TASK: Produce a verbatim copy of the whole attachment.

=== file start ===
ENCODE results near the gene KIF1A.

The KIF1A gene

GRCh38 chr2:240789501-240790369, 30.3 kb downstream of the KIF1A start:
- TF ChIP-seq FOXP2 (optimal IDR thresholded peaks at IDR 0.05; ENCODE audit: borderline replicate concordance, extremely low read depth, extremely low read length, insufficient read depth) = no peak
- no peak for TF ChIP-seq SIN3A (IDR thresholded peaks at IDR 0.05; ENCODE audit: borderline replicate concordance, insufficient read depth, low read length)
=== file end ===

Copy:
ENCODE results near the gene KIF1A.

The KIF1A gene

GRCh38 chr2:240789501-240790369, 30.3 kb downstream of the KIF1A start:
- TF ChIP-seq FOXP2 (optimal IDR thresholded peaks at IDR 0.05; ENCODE audit: borderline replicate concordance, extremely low read depth, extremely low read length, insufficient read depth) = no peak
- no peak for TF ChIP-seq SIN3A (IDR thresholded peaks at IDR 0.05; ENCODE audit: borderline replicate concordance, insufficient read depth, low read length)